Wednesday, October 8, 2008


When Prime Minister Stephen Harper walked into Rideau Hall to ask the Governor General to dissolve Parliament and issue the writ of election this past September 7, 2008, he was smug enough to believe he could transform his uncomfortable and "unworkable" minority situation to a stronger majority.

But, not so fast, Stephen Harper!

Canadian voters are stupid, but they are not THAT stupid. Calling the election a year early is Harper's idea ... full, front and center. So, if his party self-destructs as a result of calling this election at the worst time, guess who is going to carry the blame?

As the election moves along, other news we read about in the papers involves numbers outside of those pesky political election polls: these numbers are jobs being tossed out by the thousands as company after company decides to spurn Canada for the greener pastures of Mexico or even the southern U.S. As the country continues to bleed jobs, Harper struts along as he continues to "go the course". Dion calls it "doing nothing". Layton calls it "giving his buddies at Exxon and the banks a $50 billion gift".

As Harper landed and exited his campaign UFO in Niagara Region lately, he likely had no idea where he landed ... he began to talk about regulating the sale of chocolate cigarettes, something that he condemned as being marketed to children. This was here, in the Region of Niagara, where thousands of jobs just left the Region and workers recently given the pink slips were not even allowed to cross Harper's barricade to bring the Prime Minister up to date on this reality.

As he left the discussion about cigarettes, he reassured us folks in Niagara that our economy is producing more jobs than it is losing and for us to be reassured that our economy is doing very well, thanks to his government's policies ... well, tell that to our folks that were pushed out of jobs that paid $25 - $30 an hour and are now working at jobs that pay $10 an hour. The push to drive wages down has been in force for quite some time, although the two major political parties never talk about it.

So, as one part of the news highlights further and further job losses and bigger and longer dips in the TSX and Dow Jones, the Conservatives' popularity numbers appear to be following. I am not naive enough to suggest that there is a lot the government can do about the stock market, but there are steps they can take, in conjunction with the private markets, to ease the blow. As Dion suggested time and time again, Harper's answer to this problem is to "do nothing".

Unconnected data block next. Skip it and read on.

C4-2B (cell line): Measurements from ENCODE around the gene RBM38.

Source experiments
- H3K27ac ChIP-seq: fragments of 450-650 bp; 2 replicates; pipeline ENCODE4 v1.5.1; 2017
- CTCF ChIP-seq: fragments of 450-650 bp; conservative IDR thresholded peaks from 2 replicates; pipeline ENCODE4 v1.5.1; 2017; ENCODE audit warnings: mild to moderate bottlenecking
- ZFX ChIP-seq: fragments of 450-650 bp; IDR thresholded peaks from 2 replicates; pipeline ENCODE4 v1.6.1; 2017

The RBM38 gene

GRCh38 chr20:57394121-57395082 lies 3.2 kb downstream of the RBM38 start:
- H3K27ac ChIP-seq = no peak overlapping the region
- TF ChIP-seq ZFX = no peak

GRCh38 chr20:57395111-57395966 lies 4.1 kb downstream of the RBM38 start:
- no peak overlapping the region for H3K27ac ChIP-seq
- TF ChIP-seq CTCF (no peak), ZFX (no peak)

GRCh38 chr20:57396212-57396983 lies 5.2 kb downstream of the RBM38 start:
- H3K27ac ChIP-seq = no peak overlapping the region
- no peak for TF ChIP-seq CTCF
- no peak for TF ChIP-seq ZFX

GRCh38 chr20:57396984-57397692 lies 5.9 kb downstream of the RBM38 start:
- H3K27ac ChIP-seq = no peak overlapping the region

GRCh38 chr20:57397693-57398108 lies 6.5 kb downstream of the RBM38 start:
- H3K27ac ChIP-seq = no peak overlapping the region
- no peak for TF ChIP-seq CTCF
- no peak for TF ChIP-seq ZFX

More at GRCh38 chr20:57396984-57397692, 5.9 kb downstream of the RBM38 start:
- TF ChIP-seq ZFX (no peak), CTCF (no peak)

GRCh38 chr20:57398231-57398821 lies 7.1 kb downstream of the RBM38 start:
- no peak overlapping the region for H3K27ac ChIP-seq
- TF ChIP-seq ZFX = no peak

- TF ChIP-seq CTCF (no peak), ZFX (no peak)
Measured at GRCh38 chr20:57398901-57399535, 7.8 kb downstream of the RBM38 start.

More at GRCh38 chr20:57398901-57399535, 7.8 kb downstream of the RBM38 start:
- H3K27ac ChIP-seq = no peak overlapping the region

It is said the Dion was the winner of the French language debate last week and for the English debate, the victory was split between May, Layton and Duceppe. While the Conservatives continue to portray Dion as being a "weak leader", I watched him speak today before the Canadian Club in Toronto and boy ... if I was a Liberal supporter, I would be wow-ed back into his camp! If I were a tentative Conservative voter, I may be as well. No, Dion is not a "weak leader" ... he was called that in order to lead the weakest minds among Canadian voters to follow the blue brick road to the Conservative camp.

The unfortunate thing about this election is that it started off being about nothing ... other than Stephen Harper's allegation that Parliament has been dysfunctional (despite passing over 63 pieces of legislation, two budgets and one economic statement). Harper was getting impatient and no longer wanting only a piece of the pie. He wanted the whole pie.

So, he starts off on the attack ... long before an election was called. Somebody should do a Freedom of Information request to find out how much of our tax dollars were spent on pre-election ads and where this money came from. Elections Canada might like to know. For me, I could not care less about the attack ads. It took almost to the eleventh hour of this election for Harper to even release a platform, let alone answer any questions ...

The Conservative election platform is a 41-page document which includes 22 pages of glossy colour pictures of himself, some of which include that lovely sweater he started off this campaign with ... others of his kids. How cute. The sad part of this whole affair is that I do like Stephen Harper as an individual ... he has two young children, both of whom he walks to school. He does not come from big money like many former PMs have. He is an economist, but is also not a lawyer or from Quebec, which gives Canadians a breath of fresh air. He also takes in stray cats ... something on its own makes me feel for the man.

Stephane Dion is more of an intellectual with a background as a university professor. He is married and has an adult stepchild, as well as a dog named Kyoto. The fact that he named his dog Kyoto makes me wonder about this man, not that he is not allowed to name his dog anything he wants ... but he takes pride in the fact that he helped create the Kyoto Accord, which Harper came in and rapidly unraveled.